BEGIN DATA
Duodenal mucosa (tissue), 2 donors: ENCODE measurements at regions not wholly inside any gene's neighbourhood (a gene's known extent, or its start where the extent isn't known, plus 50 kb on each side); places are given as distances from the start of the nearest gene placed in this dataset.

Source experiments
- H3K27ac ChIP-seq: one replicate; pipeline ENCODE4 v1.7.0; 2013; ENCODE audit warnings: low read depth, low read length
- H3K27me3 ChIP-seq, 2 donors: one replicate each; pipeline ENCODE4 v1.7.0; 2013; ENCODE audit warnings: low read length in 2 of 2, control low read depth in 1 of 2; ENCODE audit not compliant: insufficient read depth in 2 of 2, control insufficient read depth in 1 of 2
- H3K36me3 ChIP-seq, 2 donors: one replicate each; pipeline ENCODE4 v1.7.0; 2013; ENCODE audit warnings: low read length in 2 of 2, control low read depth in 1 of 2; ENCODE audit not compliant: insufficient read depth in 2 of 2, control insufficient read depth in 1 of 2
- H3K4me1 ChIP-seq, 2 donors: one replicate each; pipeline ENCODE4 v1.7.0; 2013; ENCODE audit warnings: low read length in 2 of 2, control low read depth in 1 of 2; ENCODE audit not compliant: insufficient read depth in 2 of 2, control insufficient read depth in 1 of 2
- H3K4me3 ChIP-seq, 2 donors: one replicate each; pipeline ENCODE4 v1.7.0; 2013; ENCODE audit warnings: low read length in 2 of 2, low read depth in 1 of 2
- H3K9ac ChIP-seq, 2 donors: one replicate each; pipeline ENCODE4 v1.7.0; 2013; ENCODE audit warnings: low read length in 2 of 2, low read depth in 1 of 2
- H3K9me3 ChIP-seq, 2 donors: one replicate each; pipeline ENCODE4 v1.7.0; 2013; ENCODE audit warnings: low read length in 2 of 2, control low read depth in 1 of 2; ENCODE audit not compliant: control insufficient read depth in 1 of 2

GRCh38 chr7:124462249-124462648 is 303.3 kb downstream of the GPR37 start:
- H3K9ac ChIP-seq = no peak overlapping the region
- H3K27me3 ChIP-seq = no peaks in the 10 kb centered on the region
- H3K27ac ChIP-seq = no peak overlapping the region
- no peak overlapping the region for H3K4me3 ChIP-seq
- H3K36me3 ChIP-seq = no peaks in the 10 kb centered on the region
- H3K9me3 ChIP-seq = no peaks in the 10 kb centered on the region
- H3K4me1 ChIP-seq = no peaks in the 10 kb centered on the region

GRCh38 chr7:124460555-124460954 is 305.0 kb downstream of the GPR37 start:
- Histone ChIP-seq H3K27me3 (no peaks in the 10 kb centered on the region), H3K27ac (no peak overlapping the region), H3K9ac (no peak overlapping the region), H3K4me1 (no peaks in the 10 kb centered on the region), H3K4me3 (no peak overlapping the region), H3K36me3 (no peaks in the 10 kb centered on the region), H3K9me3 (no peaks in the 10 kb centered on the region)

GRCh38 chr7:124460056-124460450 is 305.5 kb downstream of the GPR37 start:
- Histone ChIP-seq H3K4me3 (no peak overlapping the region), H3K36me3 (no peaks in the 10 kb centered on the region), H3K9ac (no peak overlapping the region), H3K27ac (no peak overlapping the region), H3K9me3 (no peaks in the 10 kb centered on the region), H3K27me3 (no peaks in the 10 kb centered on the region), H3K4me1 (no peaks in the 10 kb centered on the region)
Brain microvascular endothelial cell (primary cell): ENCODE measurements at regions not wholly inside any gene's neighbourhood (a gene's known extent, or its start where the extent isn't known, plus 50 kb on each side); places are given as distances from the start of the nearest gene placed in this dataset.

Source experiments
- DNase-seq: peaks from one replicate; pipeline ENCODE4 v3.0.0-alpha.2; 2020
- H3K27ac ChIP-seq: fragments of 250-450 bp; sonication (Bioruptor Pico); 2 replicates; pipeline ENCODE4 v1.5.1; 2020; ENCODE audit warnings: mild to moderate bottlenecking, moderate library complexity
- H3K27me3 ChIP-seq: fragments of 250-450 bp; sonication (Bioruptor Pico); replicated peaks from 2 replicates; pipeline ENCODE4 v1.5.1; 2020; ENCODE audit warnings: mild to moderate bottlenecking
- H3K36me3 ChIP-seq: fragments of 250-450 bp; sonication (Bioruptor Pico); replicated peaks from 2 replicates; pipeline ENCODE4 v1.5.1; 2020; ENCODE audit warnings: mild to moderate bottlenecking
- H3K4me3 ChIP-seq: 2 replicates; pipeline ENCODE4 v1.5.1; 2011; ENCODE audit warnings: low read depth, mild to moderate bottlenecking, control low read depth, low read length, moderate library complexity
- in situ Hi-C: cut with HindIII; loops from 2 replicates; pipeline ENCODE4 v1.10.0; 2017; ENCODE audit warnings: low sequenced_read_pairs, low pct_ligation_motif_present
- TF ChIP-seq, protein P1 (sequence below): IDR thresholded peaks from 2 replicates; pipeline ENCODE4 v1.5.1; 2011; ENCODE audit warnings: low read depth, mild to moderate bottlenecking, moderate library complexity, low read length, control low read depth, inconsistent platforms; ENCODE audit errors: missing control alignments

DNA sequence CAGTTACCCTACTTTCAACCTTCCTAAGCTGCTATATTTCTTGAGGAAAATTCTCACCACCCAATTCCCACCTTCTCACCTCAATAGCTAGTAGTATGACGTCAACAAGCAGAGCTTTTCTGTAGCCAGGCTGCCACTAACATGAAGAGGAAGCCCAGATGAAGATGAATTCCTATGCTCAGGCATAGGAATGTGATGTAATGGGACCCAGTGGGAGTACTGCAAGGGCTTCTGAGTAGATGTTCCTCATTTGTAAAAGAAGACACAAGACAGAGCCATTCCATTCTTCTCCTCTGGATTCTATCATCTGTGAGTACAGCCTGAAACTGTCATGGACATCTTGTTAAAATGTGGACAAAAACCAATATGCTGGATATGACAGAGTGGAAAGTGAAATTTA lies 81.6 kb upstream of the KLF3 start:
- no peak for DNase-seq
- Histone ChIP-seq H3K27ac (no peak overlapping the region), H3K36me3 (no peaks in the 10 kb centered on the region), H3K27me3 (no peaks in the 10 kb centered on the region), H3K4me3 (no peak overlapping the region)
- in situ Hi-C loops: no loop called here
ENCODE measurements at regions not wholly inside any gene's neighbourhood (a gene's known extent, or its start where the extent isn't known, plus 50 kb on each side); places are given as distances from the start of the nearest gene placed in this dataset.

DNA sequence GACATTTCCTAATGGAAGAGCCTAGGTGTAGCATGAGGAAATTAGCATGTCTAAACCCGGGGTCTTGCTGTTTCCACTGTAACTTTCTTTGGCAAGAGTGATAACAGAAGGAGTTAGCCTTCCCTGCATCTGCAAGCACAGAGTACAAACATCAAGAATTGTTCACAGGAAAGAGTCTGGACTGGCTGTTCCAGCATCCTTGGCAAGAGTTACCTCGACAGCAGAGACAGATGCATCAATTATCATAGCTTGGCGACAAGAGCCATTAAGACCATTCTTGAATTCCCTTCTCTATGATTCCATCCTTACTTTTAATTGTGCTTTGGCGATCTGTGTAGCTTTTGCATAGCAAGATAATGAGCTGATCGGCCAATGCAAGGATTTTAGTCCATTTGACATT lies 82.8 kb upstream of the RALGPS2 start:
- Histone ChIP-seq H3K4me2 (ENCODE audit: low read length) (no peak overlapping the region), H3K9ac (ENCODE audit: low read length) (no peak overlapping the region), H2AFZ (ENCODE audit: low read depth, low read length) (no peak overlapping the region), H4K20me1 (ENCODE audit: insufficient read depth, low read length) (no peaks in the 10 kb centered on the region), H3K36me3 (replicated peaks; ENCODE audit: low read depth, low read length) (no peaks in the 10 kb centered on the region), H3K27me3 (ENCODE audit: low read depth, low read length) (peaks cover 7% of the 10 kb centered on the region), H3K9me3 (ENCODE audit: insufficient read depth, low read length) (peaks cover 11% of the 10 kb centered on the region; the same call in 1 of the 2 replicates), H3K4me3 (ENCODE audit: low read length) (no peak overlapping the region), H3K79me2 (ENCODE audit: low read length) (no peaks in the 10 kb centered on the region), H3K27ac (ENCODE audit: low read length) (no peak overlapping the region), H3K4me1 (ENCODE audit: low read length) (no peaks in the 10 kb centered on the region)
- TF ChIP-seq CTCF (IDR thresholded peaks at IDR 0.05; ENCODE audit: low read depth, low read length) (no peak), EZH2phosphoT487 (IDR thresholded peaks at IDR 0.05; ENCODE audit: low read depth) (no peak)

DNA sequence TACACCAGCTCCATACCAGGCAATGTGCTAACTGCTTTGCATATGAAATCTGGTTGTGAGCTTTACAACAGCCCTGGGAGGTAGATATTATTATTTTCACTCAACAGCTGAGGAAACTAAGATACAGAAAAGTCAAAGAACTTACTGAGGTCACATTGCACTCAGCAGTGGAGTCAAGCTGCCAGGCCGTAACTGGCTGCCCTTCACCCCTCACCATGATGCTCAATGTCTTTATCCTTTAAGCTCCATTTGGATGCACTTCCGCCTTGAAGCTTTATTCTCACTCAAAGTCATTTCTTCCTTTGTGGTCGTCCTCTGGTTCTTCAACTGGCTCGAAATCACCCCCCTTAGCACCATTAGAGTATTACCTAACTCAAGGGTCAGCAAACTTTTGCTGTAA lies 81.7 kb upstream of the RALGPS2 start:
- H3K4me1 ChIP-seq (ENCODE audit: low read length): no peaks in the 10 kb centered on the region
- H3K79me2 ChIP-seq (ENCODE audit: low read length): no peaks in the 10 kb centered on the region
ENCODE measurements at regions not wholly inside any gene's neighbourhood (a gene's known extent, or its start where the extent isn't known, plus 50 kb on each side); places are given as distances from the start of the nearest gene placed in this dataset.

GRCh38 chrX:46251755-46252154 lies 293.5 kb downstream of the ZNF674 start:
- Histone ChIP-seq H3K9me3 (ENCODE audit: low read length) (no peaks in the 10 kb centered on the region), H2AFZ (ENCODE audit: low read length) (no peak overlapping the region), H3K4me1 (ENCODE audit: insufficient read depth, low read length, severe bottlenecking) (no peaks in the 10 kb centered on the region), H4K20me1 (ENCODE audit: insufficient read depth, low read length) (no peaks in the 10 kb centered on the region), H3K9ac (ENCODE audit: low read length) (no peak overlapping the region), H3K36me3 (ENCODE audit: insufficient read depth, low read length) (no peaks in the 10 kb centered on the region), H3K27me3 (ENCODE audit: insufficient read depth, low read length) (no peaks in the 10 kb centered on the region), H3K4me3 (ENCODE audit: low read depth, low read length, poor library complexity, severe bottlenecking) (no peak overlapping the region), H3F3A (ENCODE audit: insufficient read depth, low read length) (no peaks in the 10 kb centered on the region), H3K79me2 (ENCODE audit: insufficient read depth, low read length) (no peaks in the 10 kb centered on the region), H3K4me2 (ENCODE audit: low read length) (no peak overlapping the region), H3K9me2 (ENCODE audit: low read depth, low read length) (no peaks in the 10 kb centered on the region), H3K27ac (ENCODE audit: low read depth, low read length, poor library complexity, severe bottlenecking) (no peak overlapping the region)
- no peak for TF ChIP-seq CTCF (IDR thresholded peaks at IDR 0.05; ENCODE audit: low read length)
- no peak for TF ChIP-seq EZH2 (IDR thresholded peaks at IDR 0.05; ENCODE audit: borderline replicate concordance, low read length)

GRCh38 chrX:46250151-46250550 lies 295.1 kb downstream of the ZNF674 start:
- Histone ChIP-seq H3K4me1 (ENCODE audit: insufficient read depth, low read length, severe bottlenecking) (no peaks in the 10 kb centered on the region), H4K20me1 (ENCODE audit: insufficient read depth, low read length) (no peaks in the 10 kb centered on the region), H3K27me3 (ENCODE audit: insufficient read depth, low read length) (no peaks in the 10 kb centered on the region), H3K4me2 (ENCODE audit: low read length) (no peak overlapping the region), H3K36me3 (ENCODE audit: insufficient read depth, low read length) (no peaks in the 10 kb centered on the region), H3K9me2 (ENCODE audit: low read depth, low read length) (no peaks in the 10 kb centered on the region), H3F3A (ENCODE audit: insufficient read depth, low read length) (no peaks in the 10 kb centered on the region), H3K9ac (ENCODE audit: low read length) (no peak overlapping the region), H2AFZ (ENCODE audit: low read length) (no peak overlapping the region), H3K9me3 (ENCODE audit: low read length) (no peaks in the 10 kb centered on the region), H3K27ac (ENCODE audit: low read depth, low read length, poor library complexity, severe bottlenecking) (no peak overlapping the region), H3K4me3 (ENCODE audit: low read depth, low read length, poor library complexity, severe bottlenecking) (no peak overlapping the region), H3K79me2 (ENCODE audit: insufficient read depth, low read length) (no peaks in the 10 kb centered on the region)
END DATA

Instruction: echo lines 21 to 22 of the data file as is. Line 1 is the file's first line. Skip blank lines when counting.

- Histone ChIP-seq H3K4me3 (no peak overlapping the region), H3K36me3 (no peaks in the 10 kb centered on the region), H3K9ac (no peak overlapping the region), H3K27ac (no peak overlapping the region), H3K9me3 (no peaks in the 10 kb centered on the region), H3K27me3 (no peaks in the 10 kb centered on the region), H3K4me1 (no peaks in the 10 kb centered on the region)
Brain microvascular endothelial cell (primary cell): ENCODE measurements at regions not wholly inside any gene's neighbourhood (a gene's known extent, or its start where the extent isn't known, plus 50 kb on each side); places are given as distances from the start of the nearest gene placed in this dataset.